I’ve noticed an enormous amount of Greek yogurt options at my grocery store and have experimented by trying a few different brands of plain low-fat yogurt. Some taste dramatically different from others, while some are considerably cheaper. From
a nutritional standpoint, are all Greek yogurts essentially the same?

Answer: Greek yogurt options have definitely exploded, and by all accounts, that trend seems to be growing. Chobani, the largest seller of Greek-style yogurt in the United States, first appeared on our shelves in 2007, when Greek yogurt made up only 1% of all yogurt options. According to the Wall Street Journal, Greek yogurt currently takes up one-third of the space in the dairy aisle, with sales expected to top $3.8 billion. Given those figures, we can be assured of many options; but keep in mind that not all Greek yogurt
is created equal. Traditionally, Greek yogurt is made through a process in which much of the liquid is strained out. Because the liquid consists mostly of water and milk sugars, what remains is thick yogurt that is high in protein. Since it takes more milk to make yogurt this way, strained yogurt costs more than traditional yogurt. By the way, the U.S. is the only country that refers to this style of yogurt as Greek yogurt; around the world it is called “strained yogurt.”

A few manufacturers employ the traditional straining method when making their Greek yogurt. Others, however, use a thickening agent—such as cornstarch, pectin, gelatin or carob bean gum—to achieve the thick texture. Because less milk is used, the price, calories and protein are all lower for these varieties than they are for strained yogurt.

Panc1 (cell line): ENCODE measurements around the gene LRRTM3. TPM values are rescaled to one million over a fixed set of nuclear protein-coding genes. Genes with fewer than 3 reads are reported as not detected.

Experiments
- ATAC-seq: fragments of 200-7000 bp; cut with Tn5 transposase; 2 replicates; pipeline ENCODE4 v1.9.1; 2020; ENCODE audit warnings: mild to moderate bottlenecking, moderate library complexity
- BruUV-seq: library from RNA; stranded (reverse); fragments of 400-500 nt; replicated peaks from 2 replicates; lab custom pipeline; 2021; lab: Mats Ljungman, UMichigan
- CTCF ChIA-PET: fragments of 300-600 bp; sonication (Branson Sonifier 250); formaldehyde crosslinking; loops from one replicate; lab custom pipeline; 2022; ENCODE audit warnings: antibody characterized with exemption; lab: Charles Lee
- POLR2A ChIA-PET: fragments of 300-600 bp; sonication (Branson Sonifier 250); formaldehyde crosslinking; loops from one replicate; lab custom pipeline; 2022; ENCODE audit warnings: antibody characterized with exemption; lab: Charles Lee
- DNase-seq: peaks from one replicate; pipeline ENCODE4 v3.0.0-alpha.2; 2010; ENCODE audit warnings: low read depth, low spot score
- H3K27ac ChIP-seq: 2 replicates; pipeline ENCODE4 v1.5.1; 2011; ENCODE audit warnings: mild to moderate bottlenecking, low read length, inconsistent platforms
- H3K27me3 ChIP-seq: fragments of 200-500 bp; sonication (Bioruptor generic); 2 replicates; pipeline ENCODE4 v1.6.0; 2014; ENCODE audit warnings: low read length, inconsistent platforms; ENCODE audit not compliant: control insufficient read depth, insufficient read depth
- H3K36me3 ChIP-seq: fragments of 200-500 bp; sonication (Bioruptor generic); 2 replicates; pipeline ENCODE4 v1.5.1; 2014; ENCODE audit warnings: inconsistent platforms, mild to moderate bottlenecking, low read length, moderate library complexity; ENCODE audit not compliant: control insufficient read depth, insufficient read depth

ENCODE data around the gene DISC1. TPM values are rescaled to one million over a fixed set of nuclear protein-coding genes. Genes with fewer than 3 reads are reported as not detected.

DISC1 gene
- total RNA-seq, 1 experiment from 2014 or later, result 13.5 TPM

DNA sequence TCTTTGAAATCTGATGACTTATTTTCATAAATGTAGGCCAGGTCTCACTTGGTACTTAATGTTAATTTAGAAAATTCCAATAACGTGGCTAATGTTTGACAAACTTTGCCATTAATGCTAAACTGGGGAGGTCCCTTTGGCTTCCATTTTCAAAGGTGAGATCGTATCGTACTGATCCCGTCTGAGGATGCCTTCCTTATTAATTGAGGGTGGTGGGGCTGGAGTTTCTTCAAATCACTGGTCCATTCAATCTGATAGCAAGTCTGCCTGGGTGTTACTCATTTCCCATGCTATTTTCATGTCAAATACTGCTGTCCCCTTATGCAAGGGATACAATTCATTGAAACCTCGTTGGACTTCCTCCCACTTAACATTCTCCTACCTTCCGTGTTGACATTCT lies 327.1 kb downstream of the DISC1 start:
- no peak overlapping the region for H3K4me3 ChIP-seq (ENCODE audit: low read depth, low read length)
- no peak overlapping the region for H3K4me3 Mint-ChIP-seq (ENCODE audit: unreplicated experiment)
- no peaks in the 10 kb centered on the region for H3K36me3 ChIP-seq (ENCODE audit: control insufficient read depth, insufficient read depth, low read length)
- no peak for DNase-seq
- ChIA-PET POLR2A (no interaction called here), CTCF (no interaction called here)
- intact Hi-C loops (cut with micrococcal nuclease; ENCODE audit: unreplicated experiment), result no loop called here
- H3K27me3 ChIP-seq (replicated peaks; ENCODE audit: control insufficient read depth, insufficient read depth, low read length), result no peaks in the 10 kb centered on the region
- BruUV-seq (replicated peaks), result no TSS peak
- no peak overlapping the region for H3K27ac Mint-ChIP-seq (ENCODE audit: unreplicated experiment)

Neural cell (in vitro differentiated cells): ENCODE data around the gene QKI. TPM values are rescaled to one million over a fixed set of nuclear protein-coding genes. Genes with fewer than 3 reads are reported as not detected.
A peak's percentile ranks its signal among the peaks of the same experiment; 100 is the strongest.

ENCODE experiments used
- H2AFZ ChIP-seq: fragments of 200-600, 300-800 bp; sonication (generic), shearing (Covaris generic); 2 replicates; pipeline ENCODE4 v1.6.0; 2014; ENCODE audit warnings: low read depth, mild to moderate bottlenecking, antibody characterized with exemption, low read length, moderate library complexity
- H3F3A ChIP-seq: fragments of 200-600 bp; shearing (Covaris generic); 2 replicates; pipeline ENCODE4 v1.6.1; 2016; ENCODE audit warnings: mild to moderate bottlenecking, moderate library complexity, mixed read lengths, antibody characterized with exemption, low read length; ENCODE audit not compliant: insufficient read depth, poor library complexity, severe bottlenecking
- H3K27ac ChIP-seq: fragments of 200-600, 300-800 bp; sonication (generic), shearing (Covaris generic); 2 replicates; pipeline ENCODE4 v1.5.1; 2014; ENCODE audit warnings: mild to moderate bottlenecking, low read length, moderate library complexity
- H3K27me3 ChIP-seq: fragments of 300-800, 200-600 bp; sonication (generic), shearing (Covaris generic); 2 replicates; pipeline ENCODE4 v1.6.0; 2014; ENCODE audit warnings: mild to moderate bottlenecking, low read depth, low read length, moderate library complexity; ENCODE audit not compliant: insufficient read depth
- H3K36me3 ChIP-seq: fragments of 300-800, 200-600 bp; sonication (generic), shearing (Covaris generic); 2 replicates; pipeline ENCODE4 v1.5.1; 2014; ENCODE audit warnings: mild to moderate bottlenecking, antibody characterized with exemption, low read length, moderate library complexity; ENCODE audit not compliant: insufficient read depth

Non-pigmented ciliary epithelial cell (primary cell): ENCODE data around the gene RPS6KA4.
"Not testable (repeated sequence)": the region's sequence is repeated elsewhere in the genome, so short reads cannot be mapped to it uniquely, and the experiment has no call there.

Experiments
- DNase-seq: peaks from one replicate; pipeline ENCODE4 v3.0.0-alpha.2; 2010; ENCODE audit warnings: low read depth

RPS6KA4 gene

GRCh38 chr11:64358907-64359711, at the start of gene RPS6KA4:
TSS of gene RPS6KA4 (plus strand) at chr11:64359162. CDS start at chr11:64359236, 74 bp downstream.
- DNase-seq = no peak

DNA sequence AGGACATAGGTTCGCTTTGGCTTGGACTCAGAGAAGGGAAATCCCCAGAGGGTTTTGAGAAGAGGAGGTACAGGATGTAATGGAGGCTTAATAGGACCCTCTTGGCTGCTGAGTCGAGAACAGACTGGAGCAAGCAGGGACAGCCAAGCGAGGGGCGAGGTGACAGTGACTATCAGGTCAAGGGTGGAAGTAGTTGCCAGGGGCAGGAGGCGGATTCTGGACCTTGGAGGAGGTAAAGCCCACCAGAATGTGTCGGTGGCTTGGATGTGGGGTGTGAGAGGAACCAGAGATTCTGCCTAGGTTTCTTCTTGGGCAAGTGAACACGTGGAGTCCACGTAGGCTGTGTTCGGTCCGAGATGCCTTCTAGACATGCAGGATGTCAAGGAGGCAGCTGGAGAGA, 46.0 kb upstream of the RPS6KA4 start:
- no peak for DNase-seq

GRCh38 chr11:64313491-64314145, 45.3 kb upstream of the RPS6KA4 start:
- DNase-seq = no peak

Most health-conscious consumers opt for Greek yogurt for the protein boost, which many say helps to keep them full between meals. If that is your aim, or if you simply want to reduce the additives in your diet, make sure you read the label and select a yogurt that contains just milk and active yogurt cultures. Luckily, you have several options!

Also, note that it’s best to select plain low-fat/nonfat Greek yogurt and sweeten with honey or fresh fruit.

Lourdes Castro

As a Registered Dietician, Lourdes is an Adjunct Professor at New York UniversityÔÇÖs department of Nutrition, Food Studies & Public Health and holds a Masters degree in nutrition from Columbia University. She is the author of three cookbooks Simply Mexican; Eat, Drink, Think in Spanish and Latin Grilling and is the director of the Biltmore Culinary Academy. Visit her website at

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